After obtaining approval from the school’s superintendent and principal and the IRB, e-mails describing the study were sent to all school parents approximately 2 weeks prior to the conduct of the study. E-mails were the primary method by which the school notified parents of any school activity or issue. The e-mail to parents described the nature of the study, including a copy of the study questionnaire, and allowed them to choose to not have their son/daughter participate. Less than 1 % of parents declined to have their child participate and all but two students whose parent(s) permitted their participation did so. On a single day, the study questionnaire (requiring about 10 min for completion) was administered to all eligible students during regular class periods.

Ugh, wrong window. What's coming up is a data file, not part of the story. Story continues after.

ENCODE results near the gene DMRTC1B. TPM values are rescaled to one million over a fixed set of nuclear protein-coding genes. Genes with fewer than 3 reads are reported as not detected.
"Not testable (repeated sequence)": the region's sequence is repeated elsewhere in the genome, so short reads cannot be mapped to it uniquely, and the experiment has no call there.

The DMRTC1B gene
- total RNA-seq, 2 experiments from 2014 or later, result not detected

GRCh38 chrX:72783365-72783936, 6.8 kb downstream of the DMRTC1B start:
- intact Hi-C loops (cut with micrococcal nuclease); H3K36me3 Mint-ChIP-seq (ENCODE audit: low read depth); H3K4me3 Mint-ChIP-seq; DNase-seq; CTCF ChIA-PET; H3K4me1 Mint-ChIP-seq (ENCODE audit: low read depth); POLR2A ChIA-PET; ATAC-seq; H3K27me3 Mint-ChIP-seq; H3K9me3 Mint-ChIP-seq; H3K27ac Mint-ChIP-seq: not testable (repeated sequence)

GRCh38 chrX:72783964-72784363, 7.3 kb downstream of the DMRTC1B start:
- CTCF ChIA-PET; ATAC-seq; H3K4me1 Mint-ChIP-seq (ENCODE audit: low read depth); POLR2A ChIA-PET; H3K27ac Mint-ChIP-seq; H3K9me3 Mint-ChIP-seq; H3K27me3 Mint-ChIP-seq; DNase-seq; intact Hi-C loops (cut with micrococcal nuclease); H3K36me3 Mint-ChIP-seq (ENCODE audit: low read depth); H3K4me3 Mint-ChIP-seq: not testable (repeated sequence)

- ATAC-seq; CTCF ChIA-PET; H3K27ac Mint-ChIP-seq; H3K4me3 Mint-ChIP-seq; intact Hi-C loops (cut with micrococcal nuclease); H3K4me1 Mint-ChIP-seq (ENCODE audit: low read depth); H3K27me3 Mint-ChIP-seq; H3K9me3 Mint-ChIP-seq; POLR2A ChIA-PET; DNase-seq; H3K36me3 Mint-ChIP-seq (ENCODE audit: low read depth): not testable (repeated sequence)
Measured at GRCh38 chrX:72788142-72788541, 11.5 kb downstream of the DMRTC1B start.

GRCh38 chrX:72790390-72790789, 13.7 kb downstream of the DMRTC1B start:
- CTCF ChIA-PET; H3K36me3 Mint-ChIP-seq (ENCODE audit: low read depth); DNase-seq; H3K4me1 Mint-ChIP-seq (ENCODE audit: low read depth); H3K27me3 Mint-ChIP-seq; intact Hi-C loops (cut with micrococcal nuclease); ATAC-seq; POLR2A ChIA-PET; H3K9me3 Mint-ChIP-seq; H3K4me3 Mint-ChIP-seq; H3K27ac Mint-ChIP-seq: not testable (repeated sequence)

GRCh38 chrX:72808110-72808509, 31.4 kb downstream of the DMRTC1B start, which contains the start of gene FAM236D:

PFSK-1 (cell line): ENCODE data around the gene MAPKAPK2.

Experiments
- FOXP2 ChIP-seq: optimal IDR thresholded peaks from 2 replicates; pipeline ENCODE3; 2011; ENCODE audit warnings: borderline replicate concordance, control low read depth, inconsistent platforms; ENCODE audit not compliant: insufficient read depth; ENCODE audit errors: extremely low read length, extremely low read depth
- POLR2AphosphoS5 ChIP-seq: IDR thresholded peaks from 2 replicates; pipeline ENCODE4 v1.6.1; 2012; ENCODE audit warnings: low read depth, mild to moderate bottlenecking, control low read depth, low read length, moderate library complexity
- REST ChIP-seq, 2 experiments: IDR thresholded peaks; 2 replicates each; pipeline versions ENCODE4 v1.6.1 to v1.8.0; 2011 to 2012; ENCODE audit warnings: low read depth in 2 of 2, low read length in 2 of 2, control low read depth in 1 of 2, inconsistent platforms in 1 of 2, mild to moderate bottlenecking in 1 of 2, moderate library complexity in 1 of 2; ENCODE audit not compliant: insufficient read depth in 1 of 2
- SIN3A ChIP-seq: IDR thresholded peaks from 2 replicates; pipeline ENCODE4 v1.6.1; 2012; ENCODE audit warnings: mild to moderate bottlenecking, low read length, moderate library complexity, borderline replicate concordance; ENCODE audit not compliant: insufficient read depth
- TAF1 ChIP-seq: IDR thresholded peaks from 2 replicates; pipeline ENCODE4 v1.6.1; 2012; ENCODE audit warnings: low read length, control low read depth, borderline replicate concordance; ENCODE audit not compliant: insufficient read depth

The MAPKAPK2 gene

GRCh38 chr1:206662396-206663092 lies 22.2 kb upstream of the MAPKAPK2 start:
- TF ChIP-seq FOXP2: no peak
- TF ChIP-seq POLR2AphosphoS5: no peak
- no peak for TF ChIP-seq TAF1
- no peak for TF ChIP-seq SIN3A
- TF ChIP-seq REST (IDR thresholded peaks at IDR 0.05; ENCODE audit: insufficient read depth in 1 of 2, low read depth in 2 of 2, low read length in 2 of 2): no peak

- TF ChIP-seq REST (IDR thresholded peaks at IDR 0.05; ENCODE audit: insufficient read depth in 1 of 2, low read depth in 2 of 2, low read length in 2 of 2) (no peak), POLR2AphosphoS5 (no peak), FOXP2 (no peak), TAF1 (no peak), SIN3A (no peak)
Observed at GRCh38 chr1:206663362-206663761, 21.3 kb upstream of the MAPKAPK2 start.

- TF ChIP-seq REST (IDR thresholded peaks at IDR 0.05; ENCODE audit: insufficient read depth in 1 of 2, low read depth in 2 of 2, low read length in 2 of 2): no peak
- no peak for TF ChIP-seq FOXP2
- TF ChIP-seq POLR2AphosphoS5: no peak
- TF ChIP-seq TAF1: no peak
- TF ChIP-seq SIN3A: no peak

Questionnaires were completed anonymously. The primary questions inquired about the students’ experience in sending and receiving sexually explicit cell phone pictures (i.e., sexting), defined as “pictures depicting the genitals or buttocks for both sexes and/or the breasts for females.” The questionnaire also asked for demographics (sex, year in school), cell phone ownership (with 96 % reporting having their own cell phone), participation in online social networking sites (with 83 % reporting having a Facebook or Myspace page), and (among those with a cell phone) the average number of daily text messages sent (M = 91, SD = 93, range, 1–300) and received (M = 95, SD = 96, range, 0–300).